Back in the 1980s, Cairo’s upper class fêted lavishly, as often in their flats and villas as on feluccas, the sailboats that ply the Nile, or moonlit desert caravans culminating in dinners beside the ruins of lesser-known pyramids. Nowadays outdoor parties are problematic, the flaunting of booze and wealth being increasingly unwise. People mostly meet at the pretentious restaurants and clubs that have multiplied in the last decade. So when my friend Kamal, a superb host, invites me to his home, it’s hard to refuse.
Despite his aristocratic background, Kamal nurtures a lively curiosity in lesser-born humans. He’s gay, older now and generally philosophical. When I chide him for being so enamoured of beauty – his house is crammed with costly oriental objets d’art – he quotes Nietzsche, saying ‘the Greeks were superficial out of profundity’, except he adds a ‘darling’ at the end. His guest list invariably includes representatives from the worlds of power, glamour and art. I suppose I fall into the last category.
People tend to arrive late at Kamal’s, embracing, exchanging extravagant compliments, and displaying an almost unhinged pleasure at seeing one other. By tacit agreement, they’re always pleasant, or if moody, attractively so. They never share deep concerns, only witty anecdotes, never lean too hard on an argumentative point, and never, above all, demonstrate any sort of need. Aside from the local moguls and vamps, Kamal’s foreign guests included a maharajah visiting with his polo team, and a Kuwaiti gentleman, wearing a diamond ring so large that even without my glasses I spotted its prismic gleam from across the room.
At around 1.00am, Kamal’s liveried Nubian servant did a little dance to indicate that dinner was served. The party of around 30 trickled into the dining room. I sat on a huge damask-covered throne, a painting of a rosy nymph wearing flowers and a strip of leopardskin behind me, and Cairo’s incoherent lights spread out in front, through a series of high windows. The table was strewn with gilded leaves and acorns, Lalique butterflies, and brass pomegranates filled with geode crystals, the whole lit by candelabra attached to the wall in brackets shaped like muscular forearms and hands.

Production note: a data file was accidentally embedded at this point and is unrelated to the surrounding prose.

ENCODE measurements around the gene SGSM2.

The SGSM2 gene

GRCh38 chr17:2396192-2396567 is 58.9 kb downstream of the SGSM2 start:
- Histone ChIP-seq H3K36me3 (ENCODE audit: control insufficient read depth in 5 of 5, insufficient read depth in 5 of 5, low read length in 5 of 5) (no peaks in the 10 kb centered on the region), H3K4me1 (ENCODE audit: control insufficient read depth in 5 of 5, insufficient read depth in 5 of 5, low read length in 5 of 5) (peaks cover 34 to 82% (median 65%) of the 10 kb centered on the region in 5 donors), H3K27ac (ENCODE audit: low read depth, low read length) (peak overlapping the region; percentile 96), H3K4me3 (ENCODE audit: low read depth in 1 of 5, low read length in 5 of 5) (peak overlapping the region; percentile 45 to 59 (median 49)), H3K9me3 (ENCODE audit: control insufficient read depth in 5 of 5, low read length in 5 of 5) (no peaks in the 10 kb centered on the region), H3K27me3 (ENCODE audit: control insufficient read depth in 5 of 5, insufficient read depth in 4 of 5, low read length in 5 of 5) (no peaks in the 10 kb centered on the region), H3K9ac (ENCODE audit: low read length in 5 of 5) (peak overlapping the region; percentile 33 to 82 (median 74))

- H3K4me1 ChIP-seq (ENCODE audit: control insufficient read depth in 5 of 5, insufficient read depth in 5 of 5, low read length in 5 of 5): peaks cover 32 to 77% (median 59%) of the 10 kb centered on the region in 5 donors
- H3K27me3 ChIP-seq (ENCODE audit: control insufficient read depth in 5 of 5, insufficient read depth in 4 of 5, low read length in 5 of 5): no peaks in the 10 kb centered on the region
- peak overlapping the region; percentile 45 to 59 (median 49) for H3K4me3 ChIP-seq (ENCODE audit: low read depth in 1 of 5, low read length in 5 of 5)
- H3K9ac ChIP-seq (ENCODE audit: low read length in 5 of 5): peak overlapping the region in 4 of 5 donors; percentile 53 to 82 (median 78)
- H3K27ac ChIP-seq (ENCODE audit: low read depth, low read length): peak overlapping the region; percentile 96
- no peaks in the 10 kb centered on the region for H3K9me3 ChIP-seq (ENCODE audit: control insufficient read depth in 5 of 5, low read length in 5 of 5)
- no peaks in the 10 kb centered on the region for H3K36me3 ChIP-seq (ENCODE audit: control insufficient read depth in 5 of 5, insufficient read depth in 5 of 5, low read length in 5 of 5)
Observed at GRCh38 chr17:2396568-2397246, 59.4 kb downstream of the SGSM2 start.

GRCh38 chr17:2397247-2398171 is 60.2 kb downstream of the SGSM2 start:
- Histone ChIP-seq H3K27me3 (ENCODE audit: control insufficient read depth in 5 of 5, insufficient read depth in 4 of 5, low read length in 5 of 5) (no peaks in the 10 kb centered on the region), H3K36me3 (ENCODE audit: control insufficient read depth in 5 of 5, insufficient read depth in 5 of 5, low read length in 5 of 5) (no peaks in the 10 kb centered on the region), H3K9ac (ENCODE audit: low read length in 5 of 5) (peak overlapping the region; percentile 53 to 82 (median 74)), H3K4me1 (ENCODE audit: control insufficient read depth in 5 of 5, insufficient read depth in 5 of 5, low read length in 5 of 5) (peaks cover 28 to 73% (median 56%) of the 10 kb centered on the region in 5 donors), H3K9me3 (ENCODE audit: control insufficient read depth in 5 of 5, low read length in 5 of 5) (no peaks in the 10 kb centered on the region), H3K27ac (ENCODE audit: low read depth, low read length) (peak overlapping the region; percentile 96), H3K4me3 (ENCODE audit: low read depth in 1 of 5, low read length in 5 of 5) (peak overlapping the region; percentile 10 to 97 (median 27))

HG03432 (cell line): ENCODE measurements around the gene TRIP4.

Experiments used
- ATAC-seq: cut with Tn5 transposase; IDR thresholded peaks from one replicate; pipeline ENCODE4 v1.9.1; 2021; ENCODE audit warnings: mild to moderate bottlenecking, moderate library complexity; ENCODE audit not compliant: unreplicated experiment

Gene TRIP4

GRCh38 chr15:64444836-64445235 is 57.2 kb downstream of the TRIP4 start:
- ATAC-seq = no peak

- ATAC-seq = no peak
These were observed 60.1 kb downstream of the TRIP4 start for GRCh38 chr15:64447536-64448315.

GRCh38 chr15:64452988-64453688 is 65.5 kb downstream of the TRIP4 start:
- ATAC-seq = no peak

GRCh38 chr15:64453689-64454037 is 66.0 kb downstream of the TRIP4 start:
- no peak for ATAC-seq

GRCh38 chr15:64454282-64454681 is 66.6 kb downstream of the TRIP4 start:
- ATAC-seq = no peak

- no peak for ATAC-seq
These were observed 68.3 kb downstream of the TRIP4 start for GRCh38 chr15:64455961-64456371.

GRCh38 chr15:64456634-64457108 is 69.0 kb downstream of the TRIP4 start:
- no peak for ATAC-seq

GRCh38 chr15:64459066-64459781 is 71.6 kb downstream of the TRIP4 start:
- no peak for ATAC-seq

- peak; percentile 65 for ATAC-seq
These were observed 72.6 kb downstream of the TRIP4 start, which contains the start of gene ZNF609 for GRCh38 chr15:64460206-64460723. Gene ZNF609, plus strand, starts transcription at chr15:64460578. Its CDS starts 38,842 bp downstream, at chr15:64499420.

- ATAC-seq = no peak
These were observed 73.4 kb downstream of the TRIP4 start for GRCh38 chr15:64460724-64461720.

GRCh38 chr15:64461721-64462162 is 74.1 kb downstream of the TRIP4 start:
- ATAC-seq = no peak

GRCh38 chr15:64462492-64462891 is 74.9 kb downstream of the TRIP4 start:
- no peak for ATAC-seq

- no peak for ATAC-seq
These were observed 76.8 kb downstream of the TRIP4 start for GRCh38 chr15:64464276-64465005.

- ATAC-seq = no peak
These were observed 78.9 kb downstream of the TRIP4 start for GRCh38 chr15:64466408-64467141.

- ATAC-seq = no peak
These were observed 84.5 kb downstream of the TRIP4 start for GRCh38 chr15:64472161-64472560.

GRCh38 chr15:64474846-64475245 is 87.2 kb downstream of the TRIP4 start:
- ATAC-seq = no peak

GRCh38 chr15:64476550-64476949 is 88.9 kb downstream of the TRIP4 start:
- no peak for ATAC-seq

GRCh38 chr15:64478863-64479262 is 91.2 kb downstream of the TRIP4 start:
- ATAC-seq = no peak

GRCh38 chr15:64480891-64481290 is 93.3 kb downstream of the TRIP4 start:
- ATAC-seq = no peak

I assisted a woman called Nazli into the throne to my right; at nearly 90 she’s a fixture at these gatherings, the last of a long line of Ottoman princesses and a living compendium of Cairo’s players and scenarios throughout its various belles époques. An Egyptian telecom tycoon took my left. The hot conversation topic was the son of the President, who had recently moved to Kamal’s neighbourhood, and the distinct possibility of his succession.
‘He’s not a bad-looking fellow, but too serious by half,’ someone said.
‘If only he had a sense of humour, people would like him more,’ said Nazli.
‘He lifts weights to ease the tension,’ Kamal added.
‘The people don’t want him,’ I said. ‘They’re fed up. Why bother having a revolution to end up with another king?’
‘I don’t know why they bothered either,’ said Nazli. ‘The monarchy was paradise compared to this.’
‘I share your nostalgia, dear, but don’t forget you grew up in a harem and had to bribe the eunuch to buy your cigarettes,’ noted Kamal.
‘At least we dressed well, and entertained in style.
These poor girls in their black tents…’
‘I suppose nothing ever changes in Egypt, not really. Isn’t that why we love it?’ asked Kamal.
‘But it is changing, always has been, you just can’t see it from up here,’ I couldn’t resist remarking.
‘Darling, I know what the countryside is like.’
‘Sure, because you’re landed gentry.’
‘No, because I’m interested. When was the last time you got your hands dirty with the fellahin [peasants]?’ ‘I don’t have to go to the country for that. I’ve got them living six to the room on my roof, not to mention all around me.’
‘I don’t see what the problem is,’ said the telecom billionaire. ‘The son is a smart guy, and besides, he’s my friend. It’s not his fault that his father is the President.’
I laughed at this convoluted gem of logic – alone – and Kamal gracefully changed the subject. Then Omar Sharif arrived, looking marvellous, with a pan-Arab mega-diva on one arm and a Hollywood star on the other; and all else, for the moment, was forgotten.
Maria Golia writes for The Middle East, the Times Literary Supplement and is the author of Cairo, City of Sand (Reaktion Books, 2004).
This first appeared in our award-winning magazine - to read more, subscribe from just £7